at 9:28 AM
I didn't intend to comment on the second part of this piece, which the Courier should have written after we released the film and the Smoki Museum opened its Smoki People exhibit in 2006, but a graf near the end begs for clarification.
Along with most of the quotes and historical scenes in the the piece, Bruce lifted this scene from our film:
Ann Oudin wrote an Internet blog after reading a newspaper story about the Hopi protest in Prescott. "It (snake dance) is the most mesmerizing thing I ever saw," she wrote. "Once you see them, you will never forget them."The scene shows a pair of hands typing on a text-only '80s computer as the quote rolls on its monochrome-green monitor. How Bruce managed to imagine this as a 'blog' is just embarrassing considering that Ms Oudin was writing in 1990, the word 'blog' wasn't coined till around 1998, and she wrote that letter to the Courier, which is where we got it.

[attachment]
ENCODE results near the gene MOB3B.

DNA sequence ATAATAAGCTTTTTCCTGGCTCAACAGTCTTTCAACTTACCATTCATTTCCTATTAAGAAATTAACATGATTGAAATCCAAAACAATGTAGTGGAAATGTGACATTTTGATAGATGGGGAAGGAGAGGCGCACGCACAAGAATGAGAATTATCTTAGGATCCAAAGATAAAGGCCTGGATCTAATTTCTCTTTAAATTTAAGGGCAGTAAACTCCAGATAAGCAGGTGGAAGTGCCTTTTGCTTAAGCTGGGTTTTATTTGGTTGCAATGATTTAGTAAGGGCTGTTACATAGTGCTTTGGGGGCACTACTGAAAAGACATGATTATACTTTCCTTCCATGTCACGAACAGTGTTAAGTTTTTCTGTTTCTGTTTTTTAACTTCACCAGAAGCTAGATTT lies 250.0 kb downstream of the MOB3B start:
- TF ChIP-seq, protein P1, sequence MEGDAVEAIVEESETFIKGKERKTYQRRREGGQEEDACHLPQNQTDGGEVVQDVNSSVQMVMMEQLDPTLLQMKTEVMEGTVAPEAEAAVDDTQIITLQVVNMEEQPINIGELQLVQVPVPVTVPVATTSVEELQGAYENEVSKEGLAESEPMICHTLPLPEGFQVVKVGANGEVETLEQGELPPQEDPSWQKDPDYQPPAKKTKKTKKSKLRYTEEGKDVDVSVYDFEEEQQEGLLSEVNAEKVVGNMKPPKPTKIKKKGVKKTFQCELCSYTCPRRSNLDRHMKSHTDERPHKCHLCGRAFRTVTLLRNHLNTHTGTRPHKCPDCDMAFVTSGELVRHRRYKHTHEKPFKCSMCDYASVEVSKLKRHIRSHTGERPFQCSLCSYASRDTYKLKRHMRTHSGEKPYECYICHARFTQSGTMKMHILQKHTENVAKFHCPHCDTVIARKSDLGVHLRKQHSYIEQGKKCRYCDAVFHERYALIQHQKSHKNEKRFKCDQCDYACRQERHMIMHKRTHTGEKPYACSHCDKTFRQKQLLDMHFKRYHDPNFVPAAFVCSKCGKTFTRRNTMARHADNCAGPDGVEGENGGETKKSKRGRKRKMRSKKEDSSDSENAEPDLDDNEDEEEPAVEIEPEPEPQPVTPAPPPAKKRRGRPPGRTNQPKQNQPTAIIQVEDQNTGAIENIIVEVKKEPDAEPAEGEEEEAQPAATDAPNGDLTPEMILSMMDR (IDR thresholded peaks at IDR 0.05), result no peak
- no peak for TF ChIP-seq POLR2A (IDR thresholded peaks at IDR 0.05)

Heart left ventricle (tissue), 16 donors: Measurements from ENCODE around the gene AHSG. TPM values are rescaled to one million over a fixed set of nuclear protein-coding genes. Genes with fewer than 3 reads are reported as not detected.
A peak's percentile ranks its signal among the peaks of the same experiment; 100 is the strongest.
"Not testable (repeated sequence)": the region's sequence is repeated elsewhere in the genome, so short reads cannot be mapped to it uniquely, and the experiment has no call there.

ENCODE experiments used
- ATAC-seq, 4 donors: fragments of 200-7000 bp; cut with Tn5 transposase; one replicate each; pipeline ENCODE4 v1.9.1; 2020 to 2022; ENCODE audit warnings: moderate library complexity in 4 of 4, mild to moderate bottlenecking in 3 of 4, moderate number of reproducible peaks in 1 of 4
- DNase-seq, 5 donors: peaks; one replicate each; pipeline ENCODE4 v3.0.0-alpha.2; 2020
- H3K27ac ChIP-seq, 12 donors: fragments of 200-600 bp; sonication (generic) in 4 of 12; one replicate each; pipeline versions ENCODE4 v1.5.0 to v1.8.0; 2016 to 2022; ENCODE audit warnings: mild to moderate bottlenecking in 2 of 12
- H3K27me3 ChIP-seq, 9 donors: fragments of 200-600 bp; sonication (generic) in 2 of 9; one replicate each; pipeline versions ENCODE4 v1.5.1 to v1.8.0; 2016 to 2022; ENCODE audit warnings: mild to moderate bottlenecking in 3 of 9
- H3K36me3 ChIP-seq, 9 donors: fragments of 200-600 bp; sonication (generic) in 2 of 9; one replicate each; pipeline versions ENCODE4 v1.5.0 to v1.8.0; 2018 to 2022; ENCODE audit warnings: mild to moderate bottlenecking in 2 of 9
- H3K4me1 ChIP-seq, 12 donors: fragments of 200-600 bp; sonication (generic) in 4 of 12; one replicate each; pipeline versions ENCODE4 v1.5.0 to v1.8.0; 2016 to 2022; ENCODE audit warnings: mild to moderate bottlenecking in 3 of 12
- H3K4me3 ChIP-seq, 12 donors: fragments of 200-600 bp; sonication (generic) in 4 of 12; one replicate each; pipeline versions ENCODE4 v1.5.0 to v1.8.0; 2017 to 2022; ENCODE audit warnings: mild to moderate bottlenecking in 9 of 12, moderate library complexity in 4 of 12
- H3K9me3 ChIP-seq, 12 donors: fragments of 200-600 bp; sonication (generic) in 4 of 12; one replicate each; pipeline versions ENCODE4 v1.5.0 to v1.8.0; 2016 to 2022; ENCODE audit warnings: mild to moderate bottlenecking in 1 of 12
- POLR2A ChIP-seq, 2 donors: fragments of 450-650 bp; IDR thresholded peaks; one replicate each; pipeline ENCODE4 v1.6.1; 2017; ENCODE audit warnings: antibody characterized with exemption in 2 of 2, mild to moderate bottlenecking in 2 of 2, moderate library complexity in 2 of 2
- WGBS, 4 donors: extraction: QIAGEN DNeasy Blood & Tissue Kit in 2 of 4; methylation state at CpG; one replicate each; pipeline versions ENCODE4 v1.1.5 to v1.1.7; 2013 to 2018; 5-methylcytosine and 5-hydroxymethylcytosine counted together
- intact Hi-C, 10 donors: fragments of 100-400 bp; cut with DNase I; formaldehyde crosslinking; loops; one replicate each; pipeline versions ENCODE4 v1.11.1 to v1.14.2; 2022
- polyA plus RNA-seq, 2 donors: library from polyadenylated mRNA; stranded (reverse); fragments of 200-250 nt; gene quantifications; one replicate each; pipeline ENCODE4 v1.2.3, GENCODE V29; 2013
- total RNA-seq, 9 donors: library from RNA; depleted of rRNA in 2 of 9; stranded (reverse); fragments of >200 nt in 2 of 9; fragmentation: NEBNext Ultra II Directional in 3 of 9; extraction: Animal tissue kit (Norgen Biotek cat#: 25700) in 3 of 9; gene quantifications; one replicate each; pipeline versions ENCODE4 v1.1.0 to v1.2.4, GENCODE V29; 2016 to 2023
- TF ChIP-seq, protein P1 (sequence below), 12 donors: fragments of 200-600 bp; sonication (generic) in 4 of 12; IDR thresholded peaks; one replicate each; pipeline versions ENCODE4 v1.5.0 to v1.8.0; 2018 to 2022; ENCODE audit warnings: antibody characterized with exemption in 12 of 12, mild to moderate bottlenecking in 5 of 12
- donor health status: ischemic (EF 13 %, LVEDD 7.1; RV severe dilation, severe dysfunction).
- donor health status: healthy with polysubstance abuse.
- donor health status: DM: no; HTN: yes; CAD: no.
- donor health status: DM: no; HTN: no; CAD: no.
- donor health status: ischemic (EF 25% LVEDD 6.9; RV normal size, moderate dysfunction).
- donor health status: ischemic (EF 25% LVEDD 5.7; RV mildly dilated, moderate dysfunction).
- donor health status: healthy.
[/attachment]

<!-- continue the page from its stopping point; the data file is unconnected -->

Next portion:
Incidentally, Borrowed Dances is the title on the Museum's cut of Jerry Chinn's feature film Raindance in a Storm. The film is available for purchase at the Smoki Museum.
Kali Simpson's comment paints a sympathetic portrait of the Smoki as as "elite" who were "politically correct for their time." The old Smoki themselves tell a rather different story. They readily admit Smoki was a drinking club, with extreme frat-boy hazings for initiation followed by drunk driving home as cops looked the other way, and much partying year-round (with the exception of show day, a lesson learned the hard way). After dancing in the World's Fair parade, the club was thrown out of Philadelphia for excessive drunken rowdiness and never again toured the show. This behavior mellowed somewhat over the years, but the club's purpose was always primarily social. They collected Indian things, but there was never an Indian member of Smoki.